Interested? I hope so! Here's what you need to listen to the live broadcast:

  • What: Philosophy in Action Q&A Radio Show

  • Who: Dr. Diana Hsieh and Greg Perkins

  • When: Sunday, 22 July 2012 at 8 am PT / 9 am MT / 10 am CT / 11 am ET

  • Where: www.PhilosophyInAction.com/live
The full show will cover ways to express love, the morality of exposing security flaws, the nature of happiness, the importance of a candidate's views on abortion, and more. You can review all the questions for this episode here: Q&A Radio: 22 July 2012.

If you attend the live show, you can share your thoughts with other listeners and ask me follow-up questions in the text chat. If you miss the live broadcast, you'll find the audio recording of the whole episode, as well as individual questions, posted to the episode's archive page: Q&A Radio: 22 July 2012. From that page, you can post comments on the questions before or after the broadcast.

Philosophy in Action Radio broadcasts live every Wednesday evening and Sunday morning. Take a peek at the Episodes on Tap for the scoop on upcoming shows!

In the meantime, Connect with Us via social media, newsletter, RSS feeds, and more. Check out the Show Archives, where you can listen to any past episode or question. And visit the Question Queue to submit and vote on questions for upcoming episodes.

I hope that you'll join us on Sunday morning!


19 July 2012

Taliban Marriage Counseling


Alas, it's too true.


17 July 2012

Mississippi's Sole Abortion Clinic


Mississippi's sole abortion clinic can stay open for now:

Doctors at Mississippi's sole abortion clinic are allowed to continue performing the procedure, even if they do not have admitting and staff privileges at an area hospital, as required by state law, a federal judge ruled Friday.

But state officials can begin an administrative process that could ultimately lead to the closing of the clinic, said U.S. District Judge Daniel P. Jordan III.

The decision comes in the wake of a law that was to have taken effect July 1 requiring all abortion providers in the state to be certified obstetrician/gynecologists with privileges at local hospitals. But they continued to practice under a temporary restraining order issued by Jordan that blocked the law's enforcement.

"The Act will be allowed to take effect, but Plaintiffs will not be subject to the risk of criminal or civil penalties at this time or in the future for operating without the relevant privileges during the administrative process," he wrote in Friday's 11-page order.
For more, go read the whole two-page article. I can't resist posting this gem:
The bill's sponsor, Rep. Sam Mims, a Republican, said he was "pleased" with the ruling. "While Judge Jordan's ruling allows the clinic to remain open for an undetermined time and continue performing abortions while attempting to meet the requirements of the new law, I am confident that the new legislation will result in the improvement of health care for women," he said in a statement.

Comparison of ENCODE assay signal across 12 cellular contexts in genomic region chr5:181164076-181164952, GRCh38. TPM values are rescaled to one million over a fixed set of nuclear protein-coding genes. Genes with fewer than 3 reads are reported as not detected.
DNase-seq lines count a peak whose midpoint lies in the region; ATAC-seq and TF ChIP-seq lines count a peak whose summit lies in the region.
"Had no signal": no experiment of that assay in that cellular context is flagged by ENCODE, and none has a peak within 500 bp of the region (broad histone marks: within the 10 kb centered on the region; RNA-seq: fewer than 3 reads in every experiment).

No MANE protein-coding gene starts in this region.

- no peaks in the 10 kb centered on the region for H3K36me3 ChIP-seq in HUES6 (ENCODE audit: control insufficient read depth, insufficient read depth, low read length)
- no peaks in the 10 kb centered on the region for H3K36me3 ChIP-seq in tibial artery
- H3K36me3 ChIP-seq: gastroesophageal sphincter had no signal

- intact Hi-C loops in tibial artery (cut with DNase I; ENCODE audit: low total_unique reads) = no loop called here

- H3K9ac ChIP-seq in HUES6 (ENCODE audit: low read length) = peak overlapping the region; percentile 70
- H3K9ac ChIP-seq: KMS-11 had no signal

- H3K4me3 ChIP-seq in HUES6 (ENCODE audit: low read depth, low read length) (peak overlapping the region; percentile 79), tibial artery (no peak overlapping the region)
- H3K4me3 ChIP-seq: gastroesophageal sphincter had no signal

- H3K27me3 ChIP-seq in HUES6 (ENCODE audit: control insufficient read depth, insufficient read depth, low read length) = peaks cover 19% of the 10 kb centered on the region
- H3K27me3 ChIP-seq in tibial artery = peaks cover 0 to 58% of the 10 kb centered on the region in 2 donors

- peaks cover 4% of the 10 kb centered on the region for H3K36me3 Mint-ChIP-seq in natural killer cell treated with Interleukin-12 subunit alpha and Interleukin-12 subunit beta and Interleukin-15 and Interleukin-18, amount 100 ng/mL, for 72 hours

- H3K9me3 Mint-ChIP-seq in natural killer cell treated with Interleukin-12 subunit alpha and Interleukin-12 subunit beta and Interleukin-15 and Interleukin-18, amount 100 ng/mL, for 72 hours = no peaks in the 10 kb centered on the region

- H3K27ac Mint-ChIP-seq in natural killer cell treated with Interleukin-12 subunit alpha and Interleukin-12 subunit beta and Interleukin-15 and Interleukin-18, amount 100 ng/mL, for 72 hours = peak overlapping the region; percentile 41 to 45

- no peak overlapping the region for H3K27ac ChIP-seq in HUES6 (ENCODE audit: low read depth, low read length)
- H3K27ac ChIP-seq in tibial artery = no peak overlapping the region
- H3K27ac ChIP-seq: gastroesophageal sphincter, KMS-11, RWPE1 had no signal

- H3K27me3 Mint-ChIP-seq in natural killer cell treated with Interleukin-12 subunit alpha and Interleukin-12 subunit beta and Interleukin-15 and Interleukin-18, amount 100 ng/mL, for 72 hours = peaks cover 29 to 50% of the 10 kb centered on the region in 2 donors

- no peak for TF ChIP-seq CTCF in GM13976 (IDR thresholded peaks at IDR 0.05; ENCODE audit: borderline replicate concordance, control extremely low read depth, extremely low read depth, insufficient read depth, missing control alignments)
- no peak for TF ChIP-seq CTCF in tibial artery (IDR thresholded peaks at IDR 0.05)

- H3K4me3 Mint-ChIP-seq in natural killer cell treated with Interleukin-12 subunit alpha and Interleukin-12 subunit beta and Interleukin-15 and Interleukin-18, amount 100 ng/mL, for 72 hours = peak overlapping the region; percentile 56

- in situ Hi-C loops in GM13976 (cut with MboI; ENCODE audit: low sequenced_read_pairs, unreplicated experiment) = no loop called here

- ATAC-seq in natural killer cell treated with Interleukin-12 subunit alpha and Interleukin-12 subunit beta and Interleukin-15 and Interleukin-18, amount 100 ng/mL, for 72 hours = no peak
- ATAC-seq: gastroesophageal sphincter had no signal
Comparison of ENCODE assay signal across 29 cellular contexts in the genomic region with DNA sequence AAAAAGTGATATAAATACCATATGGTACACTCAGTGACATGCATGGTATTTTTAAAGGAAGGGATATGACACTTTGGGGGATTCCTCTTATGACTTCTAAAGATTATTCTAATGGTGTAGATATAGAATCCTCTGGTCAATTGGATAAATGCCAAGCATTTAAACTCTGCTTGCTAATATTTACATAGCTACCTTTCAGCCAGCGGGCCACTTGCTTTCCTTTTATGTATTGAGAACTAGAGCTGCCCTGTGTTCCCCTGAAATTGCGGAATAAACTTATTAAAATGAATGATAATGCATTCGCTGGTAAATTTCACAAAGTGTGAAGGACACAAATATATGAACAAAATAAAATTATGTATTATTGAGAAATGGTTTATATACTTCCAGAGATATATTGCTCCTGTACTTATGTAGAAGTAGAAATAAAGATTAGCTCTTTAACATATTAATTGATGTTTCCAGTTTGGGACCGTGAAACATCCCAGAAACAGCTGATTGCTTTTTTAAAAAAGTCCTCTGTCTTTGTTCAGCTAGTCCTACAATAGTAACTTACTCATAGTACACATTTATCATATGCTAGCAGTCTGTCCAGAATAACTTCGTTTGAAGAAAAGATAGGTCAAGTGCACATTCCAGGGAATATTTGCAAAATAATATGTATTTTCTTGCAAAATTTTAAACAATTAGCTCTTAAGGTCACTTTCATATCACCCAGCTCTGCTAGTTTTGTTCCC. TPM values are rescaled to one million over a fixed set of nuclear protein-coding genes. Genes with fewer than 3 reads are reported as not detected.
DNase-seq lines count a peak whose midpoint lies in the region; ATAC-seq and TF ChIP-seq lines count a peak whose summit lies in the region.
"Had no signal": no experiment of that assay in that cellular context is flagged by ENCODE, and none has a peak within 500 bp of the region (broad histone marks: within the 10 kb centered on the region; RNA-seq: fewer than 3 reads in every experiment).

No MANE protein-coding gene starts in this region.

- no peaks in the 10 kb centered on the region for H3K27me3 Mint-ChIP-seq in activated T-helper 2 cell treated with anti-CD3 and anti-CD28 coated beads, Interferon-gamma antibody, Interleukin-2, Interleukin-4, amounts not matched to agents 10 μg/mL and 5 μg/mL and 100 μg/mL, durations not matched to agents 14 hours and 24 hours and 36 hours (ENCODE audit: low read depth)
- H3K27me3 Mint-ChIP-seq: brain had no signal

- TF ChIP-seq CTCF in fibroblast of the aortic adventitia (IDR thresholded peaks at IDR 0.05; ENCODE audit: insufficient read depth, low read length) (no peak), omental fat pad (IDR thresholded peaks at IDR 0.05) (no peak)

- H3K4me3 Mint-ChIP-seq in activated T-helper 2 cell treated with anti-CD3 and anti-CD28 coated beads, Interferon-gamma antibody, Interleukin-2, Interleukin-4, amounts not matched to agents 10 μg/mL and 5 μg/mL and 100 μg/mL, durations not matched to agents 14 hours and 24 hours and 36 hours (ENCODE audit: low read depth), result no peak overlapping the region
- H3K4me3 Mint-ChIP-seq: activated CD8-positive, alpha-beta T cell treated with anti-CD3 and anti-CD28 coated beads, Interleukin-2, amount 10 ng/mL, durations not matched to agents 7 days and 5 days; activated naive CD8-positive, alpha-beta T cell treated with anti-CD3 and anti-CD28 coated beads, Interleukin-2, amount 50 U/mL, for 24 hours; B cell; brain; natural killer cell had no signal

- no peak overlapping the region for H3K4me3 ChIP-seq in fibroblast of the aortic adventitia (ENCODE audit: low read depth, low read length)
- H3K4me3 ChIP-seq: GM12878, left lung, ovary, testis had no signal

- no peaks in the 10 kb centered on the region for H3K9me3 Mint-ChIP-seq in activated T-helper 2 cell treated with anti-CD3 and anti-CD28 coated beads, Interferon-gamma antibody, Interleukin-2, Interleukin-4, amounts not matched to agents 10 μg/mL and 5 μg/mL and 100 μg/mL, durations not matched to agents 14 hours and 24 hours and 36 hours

That man's pants are smoking like crazy, and he knows it. Forcing the closure of abortion clinics by government regulations is the very opposite of "the improvement of health care for women." It's an immoral violation of rights -- and it's dishonest too.


12 July 2012

The Fruits of Arab Spring?


I can barely stand to read this report: Egypt's First "Sex-Slave" Marriage:

What is being dubbed as Egypt's "first sex-slave marriage" took place mere days after the Muslim Brotherhood's Muhammad Morsi was made president.

Last Monday, on the Egyptian TV show Al Haqiqa ("the Truth"), journalist Wael al-Ibrashi began the program by airing a video-clip of a man, Abd al-Rauf Awn, "marrying" his "slave." Before making the woman, who had a non-Egyptian accent, repeat the Koran's Surat al-Ikhlas after him, instead of saying the customary "I marry myself to you," the woman said "I enslave myself to you," and kissed him in front of an applauding audience.

Then, even though she was wearing a hijab, her owner-husband declared her forbidden from such trappings, commanding her to be stripped of them, so as "not to break Allah's laws." She took her veil and abaya off, revealing, certainly by Muslim standards, a promiscuous red dress (all the other women present were veiled). The man claps for her as the video-clip ... ends.

The owner-husband, Abd al-Rauf Awn, then appeared on the show, identifying himself as an Islamic scholar and expert at Islamic jurisprudence who studied at Al Azhar. He gave several Islamic explanations to justify his "marriage," from Islamic prophet Muhammad's "sunna" or practice of "marrying" enslaved captive women, to Koran 4:3, which commands Muslim men to "Marry such women as seem good to you, two and three and four… or what your right hands possess."
There's more in the story, including links.


10 July 2012

Ten Commandments, in Law


Christians often claim that the Ten Commandments are the basis of our legal system -- as if without the Hebrew Bible, no one ever would have known that murder, theft, and perjury were wrong. Oh, and let's just forget the commandments that Christians ignore, such as keeping the sabbath and the prohibition on graven images.

Hence, I loved this humorous take on a legal system truly based on the Ten Commandments:

(Alas, I don't know the cartoonist. I searched, but I couldn't find the original.)

Update: Thanks to Robert, the author is Dana Claire Simpson of InkAndWhiteSpace.com.